Biodiversity Offsetting and the Construction of ‘Equivalent Natures'
A Marxist Critique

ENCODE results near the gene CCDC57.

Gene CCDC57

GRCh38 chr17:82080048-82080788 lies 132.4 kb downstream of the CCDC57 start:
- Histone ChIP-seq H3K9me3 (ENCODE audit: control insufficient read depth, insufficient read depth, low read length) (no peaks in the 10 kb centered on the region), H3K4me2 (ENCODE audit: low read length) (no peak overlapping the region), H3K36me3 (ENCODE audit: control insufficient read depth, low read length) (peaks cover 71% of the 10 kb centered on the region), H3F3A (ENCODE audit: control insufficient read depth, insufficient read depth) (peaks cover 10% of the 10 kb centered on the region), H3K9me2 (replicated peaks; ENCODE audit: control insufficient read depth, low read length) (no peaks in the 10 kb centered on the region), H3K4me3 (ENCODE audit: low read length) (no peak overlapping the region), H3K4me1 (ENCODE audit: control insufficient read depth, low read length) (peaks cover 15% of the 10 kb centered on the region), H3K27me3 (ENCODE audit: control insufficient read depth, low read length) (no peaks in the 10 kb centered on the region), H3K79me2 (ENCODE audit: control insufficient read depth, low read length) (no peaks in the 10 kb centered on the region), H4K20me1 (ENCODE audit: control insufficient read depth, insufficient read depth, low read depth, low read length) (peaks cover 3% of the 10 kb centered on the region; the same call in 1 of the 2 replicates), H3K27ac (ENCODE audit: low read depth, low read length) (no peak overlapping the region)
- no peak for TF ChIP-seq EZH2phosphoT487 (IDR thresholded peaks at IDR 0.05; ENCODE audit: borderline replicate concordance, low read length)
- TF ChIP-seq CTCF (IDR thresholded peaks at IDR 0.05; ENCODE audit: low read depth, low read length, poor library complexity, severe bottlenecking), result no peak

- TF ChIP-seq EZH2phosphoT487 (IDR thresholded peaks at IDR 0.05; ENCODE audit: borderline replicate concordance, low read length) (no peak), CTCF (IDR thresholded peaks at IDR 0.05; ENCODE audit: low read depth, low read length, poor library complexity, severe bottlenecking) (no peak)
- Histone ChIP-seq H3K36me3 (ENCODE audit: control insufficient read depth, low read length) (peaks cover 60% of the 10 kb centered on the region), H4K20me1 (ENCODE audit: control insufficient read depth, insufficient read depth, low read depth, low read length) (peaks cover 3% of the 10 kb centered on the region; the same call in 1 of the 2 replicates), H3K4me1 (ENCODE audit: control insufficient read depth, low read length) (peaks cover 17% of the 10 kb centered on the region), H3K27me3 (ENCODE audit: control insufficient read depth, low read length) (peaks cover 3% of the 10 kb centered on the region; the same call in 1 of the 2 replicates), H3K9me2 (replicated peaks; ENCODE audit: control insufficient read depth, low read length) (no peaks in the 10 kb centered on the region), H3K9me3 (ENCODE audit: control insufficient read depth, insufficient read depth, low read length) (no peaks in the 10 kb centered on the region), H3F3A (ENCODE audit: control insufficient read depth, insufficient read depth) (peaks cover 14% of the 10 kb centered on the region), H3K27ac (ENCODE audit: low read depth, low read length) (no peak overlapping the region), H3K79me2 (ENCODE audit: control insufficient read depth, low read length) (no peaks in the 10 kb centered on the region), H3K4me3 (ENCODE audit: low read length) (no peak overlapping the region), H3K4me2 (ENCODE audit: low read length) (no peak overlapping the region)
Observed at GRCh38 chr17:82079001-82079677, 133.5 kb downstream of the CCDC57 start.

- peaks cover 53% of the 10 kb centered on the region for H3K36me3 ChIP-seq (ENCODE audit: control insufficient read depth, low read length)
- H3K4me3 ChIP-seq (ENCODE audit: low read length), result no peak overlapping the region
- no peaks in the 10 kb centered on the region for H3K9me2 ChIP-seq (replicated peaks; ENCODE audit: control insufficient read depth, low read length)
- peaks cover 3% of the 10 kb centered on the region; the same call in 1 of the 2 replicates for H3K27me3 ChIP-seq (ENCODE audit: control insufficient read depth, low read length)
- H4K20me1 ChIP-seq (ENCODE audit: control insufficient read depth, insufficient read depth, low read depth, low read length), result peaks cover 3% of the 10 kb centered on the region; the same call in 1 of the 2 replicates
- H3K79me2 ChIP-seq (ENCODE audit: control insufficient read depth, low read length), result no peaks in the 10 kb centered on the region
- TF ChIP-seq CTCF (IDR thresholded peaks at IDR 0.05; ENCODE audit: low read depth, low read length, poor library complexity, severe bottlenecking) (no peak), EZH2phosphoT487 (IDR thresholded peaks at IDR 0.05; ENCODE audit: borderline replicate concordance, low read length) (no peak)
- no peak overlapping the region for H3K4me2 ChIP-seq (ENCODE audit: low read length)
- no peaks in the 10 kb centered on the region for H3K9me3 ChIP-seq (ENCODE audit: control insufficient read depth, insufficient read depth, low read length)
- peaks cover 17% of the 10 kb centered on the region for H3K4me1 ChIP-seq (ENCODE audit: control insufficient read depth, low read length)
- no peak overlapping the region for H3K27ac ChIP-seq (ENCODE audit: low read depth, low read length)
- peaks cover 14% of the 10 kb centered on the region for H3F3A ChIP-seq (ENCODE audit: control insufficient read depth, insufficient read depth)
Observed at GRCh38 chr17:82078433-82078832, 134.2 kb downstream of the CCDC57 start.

In this paper we explore the logic of biodiversity offsetting, focusing on its core promise: the production of ‘equivalent natures’. We show how the construction of equivalence unravels the environmental contradictions of capitalism by exploring how and why it is achieved, and its profound implications for nature-society dialectics. We focus on the construction of an ecological equivalence between ecosystems, the construction of ecological credits that are considered equivalent in monetary terms, and, finally, the construction of an equivalence between places. The existing critical literature, in some cases implicitly and unwittingly, assumes that biodiversity offsetting creates value. In contrast to this argument, we apply Marx’s labour theory of value to conclude that in the majority of instances offsetting does not create value, rather it is an instance of rent. We also draw on Marxist analyses on the production of nature and place to show that biodiversity offsetting radically rescripts nature as placeless, obscuring the fact that it facilitates the production of space, place, and nature according to the interests of capital while emphasizing that at the core of offsetting lie social struggles over rights and access to land and nature. Biodiversity offsetting’s dystopian vision for the future makes it an important focus for all critical scholars seeking to understand and challenge the contradictions of the capitalist production of nature.
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